The concluding work from Jenny Kleeman in her new book takes the reader into the future of reproduction, revealing a world where babies can develop outside the mother's womb. Believe it or not, in ziplock bags. The trial: with lambs. 

"The lamb is sleeping. It lies on its side, eyes shut, ears folded back and twitching. It swallows, wriggles and shuffles its gangly legs. Its little half-smile makes it look content, as if dreaming about gambolling in a grassy field," the author, Jenny Kleeman, wrote on the Daily Mail Online. This was her opening statement.

Sooner or later, the world may begin growing babies outside the mother's womb but in ziplock bags. In a recent experiment with lambs, the results from this have been positive.

Also Read: Portable Pizza Pouch Is The Take-Away Accessory You Never Knew You Wanted

Baby on Ziplock
(Photo : Getty Images)

Lambs in ziplock

Lambs are usually needing more than 1000 days in gestation, separate from the mother, and the research was done in Philadelphia, the report added. The lamb is placed within a fluid inside a ziplock bag. How about the umbilical cord? This cord is connected to tubes filled with blood. This artificial womb is growing a fetus. 

Known as the concept of ectogenesis, this reproductive process places the fetus in the bag and after a few weeks toward full term, the bags will be unzipped and the health care specialists can tell when the nose starts to press up against the sides of the bag.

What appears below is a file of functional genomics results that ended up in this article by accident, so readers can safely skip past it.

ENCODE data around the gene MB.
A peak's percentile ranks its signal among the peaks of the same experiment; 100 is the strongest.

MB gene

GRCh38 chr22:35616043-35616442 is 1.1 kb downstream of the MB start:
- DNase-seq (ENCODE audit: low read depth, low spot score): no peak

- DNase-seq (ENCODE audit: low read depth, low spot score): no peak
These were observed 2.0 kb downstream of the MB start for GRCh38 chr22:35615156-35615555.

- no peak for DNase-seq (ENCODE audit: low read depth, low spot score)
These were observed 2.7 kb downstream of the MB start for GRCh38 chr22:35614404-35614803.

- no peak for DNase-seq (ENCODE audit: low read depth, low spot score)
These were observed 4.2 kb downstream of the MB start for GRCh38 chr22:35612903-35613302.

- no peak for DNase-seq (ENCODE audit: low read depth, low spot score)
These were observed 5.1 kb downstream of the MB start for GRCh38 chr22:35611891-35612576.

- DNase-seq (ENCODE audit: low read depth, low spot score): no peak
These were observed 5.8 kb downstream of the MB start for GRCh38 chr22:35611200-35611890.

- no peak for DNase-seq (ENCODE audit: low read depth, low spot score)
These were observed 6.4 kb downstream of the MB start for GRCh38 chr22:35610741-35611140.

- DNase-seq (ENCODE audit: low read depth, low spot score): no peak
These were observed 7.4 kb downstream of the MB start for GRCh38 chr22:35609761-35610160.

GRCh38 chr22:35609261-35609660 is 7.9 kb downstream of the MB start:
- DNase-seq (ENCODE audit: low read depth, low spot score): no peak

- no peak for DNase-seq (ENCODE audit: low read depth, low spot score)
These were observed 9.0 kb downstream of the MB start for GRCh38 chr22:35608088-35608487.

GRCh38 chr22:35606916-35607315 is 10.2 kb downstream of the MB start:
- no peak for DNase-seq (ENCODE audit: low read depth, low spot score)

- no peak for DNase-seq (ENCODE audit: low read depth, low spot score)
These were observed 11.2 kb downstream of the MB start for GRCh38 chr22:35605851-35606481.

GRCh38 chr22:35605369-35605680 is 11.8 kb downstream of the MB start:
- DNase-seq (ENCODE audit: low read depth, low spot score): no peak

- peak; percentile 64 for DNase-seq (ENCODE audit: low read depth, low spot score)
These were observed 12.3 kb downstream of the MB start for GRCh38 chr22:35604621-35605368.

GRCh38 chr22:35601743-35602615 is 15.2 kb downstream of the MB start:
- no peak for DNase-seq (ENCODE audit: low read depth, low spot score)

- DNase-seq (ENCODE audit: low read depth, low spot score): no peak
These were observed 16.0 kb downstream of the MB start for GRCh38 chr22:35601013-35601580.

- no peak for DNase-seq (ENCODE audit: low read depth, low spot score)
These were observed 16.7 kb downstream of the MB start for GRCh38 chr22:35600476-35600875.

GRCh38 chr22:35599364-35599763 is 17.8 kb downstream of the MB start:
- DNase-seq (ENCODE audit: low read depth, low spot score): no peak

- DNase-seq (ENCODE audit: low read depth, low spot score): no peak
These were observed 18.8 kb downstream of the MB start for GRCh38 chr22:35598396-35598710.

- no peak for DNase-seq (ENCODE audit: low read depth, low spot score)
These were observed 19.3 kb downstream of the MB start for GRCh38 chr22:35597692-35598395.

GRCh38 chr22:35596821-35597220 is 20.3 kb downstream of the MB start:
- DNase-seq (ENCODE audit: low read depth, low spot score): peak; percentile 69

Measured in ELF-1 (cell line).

However, Kleeman made it clear that this is not a substitute for the full pregnancy. She wrote, "The lambs in this trial weren't conceived in the bag: they were taken from their mothers' wombs at a gestational age equivalent to around 22 to 24 weeks in humans - and then submerged in the so-called biobag."

Cannot be replicated among humans

If you are baffling about whether this will soon be implemented among humans? The answer is no, for now. However, researchers are brave enough to experiment on getting a human baby in a ziplock bag, once it has been ethically approved. 

Hopeful, this concept of ectogenesis pertains to reproducing a fetus outside the body of the creatures and humans, and is not a new thing. In 1923, it was conceptualized by British geneticist J.B.S Haldane. 

The British geneticist imagined the future of reproduction where they can take away an ovary from a woman and grow this inside a fluid for two decades, producing a fresh ovum monthly. From this, approximately 90 percent can be fertilized with the embryos grown in the full nine months, before being "brought out into the air."

For these scientists, these are the solutions to "falling populations."

But at the end of the day, could this be different when the babies are grown, among humans most especially, when they will be identified to have grown in ziplock bags? Tell us what you think by participating in the conversation and posting your comments below. 

Also Read: Sheep Delivers 'Half-Human' Lamb In South Africa

ⓒ 2021 All rights reserved. Do not reproduce without permission.